Mammograms are not scary. Everything else is.


As a result of my family’s long history of cancer, I’m part of the Ontario Breast Screening Program. That means I’m eligible to receive mammograms and breast MRIs on a regular basis starting at an earlier age than most other women in Canada. It also means I’ve just had my first mammogram at the age of thirty-two.

If you’re in your early thirties, and you’re curious about mammograms, I want to tell you that they’re not scary. They don’t even hurt that much. They might, if you’re about to menstruate or just naturally have very sore, tender breasts. But generally, you’ve probably had either an inconsiderate lover who’s inadvertently done worse, or a very considerate lover who’s done exactly as requested, with similar amounts of pain either way. Like your inconsiderate lover, it also only takes about four minutes.

Of course, the pain is not what’s scary. Mostly. What’s scary is what they might find.

They first found lumps in my breasts when I was about ninteen or twenty. A doctor at a Planned Parenthood found them during an exam. She ordered an ultrasound immediately. The ultrasound was inconclusive. My mother had been diagnosed with cancer the year before. Her older sister, years earlier. Their grandmother, before I was born. Their mother was a DES user. I began to mark the time. I began to understand that I might have less of it than other people in situations similar to mine. I started to talk about “when,” not “if.”

This might sound morbid, or depressing. And maybe it was. I’m a morbid person. I know a lot of dead people. I’ve been to a lot of funerals. Unlike a lot of other futurists and science fiction writers, I believe death is a good thing. (I’m a writer. I like endings.) Understanding my own mortality streamlined my thinking. It led me to take risks, to live more daringly, to ask for more, to insist on my own happiness, to set boundaries. My grandmother died in her sixties. My mother was diagnosed before fifty. I may have only have so much time.

We all have only so much time.

Having seen cancer up close, and knowing people who live with it every day, I can tell you that dying is only one of the scary parts of cancer. There’s leaving behind your children before they’re ready. (They’re never ready. They will never be ready. Nothing you can do or say will ever make them ready.) There’s the indignity of the treatment process. The tubes and burns and bags and hair and vomit and the awful embodied-ness of it, the sudden realization that you have eaten meat your whole life and now your meat is eating you. There’s the pain. There’s the PTSD that can come with the pain. There’s the inability to work. There’s the bills. There’s the poverty that illness can bring. There’s staying alive just long enough to die eating cat food. There’s chemo brain. Having no more time to say everything and no capacity with which to say anything. That’s what I’m afraid of, anyway. All of that. But not death itself.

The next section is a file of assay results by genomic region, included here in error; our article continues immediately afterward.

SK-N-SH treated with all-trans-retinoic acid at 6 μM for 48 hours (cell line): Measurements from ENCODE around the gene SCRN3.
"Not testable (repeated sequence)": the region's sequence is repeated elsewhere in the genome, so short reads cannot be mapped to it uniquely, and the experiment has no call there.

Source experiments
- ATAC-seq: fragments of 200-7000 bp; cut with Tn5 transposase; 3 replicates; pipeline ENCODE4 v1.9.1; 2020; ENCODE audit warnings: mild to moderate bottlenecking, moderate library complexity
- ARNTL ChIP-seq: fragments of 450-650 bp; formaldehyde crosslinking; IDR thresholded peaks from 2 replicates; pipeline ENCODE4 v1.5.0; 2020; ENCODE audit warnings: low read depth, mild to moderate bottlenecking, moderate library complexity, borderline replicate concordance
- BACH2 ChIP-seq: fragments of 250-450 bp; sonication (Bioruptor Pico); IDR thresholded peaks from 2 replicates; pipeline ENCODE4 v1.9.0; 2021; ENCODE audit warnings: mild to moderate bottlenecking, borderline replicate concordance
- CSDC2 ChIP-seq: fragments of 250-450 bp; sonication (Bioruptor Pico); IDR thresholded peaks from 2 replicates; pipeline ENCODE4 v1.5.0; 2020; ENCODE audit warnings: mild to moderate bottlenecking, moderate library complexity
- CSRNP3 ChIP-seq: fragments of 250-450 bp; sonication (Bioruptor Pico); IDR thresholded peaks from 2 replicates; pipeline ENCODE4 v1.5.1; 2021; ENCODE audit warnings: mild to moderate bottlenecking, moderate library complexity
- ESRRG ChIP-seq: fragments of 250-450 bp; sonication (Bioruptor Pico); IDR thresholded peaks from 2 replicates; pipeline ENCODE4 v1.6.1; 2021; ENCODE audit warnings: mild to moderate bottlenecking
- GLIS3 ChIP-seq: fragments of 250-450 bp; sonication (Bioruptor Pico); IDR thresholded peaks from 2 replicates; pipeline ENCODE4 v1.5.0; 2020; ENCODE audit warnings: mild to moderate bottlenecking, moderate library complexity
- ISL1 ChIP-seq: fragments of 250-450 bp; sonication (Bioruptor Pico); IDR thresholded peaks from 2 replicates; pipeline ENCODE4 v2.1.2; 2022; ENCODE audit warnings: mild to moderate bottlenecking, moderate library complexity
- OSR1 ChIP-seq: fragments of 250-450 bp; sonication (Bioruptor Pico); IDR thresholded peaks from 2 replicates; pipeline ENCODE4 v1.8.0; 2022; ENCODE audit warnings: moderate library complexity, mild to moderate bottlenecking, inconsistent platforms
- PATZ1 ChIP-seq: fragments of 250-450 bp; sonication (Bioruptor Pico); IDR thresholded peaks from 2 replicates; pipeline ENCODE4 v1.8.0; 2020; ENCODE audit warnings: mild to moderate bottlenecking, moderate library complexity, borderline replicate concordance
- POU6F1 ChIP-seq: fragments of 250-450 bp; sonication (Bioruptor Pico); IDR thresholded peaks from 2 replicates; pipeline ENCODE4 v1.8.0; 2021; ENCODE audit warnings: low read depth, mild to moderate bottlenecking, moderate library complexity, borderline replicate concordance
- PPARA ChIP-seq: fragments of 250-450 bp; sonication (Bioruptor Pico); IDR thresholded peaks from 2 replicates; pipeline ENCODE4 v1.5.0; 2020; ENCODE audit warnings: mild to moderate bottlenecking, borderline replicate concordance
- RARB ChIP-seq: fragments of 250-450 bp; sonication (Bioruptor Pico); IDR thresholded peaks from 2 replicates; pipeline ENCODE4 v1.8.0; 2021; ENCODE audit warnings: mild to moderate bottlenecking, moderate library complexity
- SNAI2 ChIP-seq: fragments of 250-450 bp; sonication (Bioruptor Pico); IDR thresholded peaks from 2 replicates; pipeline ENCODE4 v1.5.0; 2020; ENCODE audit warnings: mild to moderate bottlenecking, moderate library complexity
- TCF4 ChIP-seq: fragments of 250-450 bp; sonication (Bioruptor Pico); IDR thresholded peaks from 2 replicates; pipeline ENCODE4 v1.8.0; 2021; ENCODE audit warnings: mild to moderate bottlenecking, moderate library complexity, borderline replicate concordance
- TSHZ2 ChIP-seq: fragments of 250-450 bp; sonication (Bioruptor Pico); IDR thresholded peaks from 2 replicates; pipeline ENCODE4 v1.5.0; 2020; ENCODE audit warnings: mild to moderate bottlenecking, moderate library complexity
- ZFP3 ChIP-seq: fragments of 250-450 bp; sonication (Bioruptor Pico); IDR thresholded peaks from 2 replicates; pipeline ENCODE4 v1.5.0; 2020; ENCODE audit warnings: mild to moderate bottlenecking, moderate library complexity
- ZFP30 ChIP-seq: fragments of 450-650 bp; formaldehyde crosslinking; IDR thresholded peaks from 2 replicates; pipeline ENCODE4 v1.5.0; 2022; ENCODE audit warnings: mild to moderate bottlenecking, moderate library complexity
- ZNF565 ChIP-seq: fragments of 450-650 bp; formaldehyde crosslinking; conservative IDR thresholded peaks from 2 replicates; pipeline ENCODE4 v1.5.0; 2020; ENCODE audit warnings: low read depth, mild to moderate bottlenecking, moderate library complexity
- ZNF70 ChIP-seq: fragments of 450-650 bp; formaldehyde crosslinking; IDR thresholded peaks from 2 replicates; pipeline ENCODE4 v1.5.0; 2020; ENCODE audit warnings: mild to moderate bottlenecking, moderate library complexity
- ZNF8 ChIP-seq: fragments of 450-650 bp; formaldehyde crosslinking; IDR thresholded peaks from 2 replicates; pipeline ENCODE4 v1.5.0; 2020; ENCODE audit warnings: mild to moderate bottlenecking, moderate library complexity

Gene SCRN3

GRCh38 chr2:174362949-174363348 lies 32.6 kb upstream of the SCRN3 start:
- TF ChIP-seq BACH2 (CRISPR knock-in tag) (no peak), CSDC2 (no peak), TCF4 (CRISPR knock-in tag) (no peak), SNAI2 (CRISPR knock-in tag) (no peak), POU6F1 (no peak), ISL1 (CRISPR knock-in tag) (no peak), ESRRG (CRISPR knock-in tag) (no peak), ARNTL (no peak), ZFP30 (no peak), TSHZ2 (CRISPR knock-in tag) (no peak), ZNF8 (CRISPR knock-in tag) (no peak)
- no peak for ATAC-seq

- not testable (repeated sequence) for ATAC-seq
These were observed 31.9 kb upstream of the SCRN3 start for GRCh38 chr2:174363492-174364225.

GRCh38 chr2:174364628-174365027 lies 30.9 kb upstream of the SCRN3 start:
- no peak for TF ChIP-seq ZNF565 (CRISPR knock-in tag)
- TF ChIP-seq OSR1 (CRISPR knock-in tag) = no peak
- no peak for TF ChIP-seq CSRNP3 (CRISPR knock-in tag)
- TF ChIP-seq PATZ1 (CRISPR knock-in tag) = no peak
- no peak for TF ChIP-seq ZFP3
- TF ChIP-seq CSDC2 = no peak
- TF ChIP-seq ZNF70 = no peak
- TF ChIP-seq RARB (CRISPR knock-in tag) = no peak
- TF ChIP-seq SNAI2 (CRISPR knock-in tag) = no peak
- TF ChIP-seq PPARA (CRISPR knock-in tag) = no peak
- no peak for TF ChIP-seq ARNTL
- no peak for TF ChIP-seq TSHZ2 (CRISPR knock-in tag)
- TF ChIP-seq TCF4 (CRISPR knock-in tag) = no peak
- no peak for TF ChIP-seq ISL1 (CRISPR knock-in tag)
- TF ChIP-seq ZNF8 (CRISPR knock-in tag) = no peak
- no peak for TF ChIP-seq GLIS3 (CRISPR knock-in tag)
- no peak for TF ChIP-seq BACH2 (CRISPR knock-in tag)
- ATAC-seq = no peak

The mammogram (the colonoscopy, the pap smear, the skin exam) is not scary. Dying is what’s terrifying. The awful Xeno’s Paradox of it, always halfway to the end, never close enough. We spend such a long time learning how to be people and dying is the ultimate process of de-personalization, of un-personing. At the end you’re not a person any more. At the end you’re something else that you don’t know, that no one else knows, either.

I still live healthily. I go to bootcamp three times a week. I eat a diet that works for me. I take the supplements my doctor recommends. I lost about forty-five pounds this year. I feel good. I would like to live a long time, or at least as long as I can live with David. I want to be strong enough and healthy enough to look after him when his age catches up to him, which will happen before mine catches up with me. (But not, I suspect, very long before.) I don’t consider my family history to be my life’s write-off. I just know that my luck will probably run out, some day.

It was with that thought in mind that when I visited Scotland this year, I paid for a genetics test from 23andMe. In the UK, it’s still legal for the company to offer test results on things like mutations along the BRCA1 and BRCA2 genes. (In the States, the FDA has kept the company from releasing results on those tests. The test is not available over the counter in Canada.) So in my Edinburgh hotel room with my Edinburgh IP address, I registered my spitkit, filled it with spit, sealed it, and sent it from a UK post box. Last night, while writing this post, I checked my results. I don’t have the known mutations on BRCA1 or 2 that 23andMe checks for. Genetically, and within the known realm of inquiry, I have a “normal risk” for breast cancer. We raised some glasses to my health, in a friend’s backyard.

So I was mildly hungover this morning, when the hospital called.

“You had a mammogram with us,” the nurse said. “And we need you to come back for another mammogram, and an ultrasound. Can you come back tomorrow?”

Here we go again.

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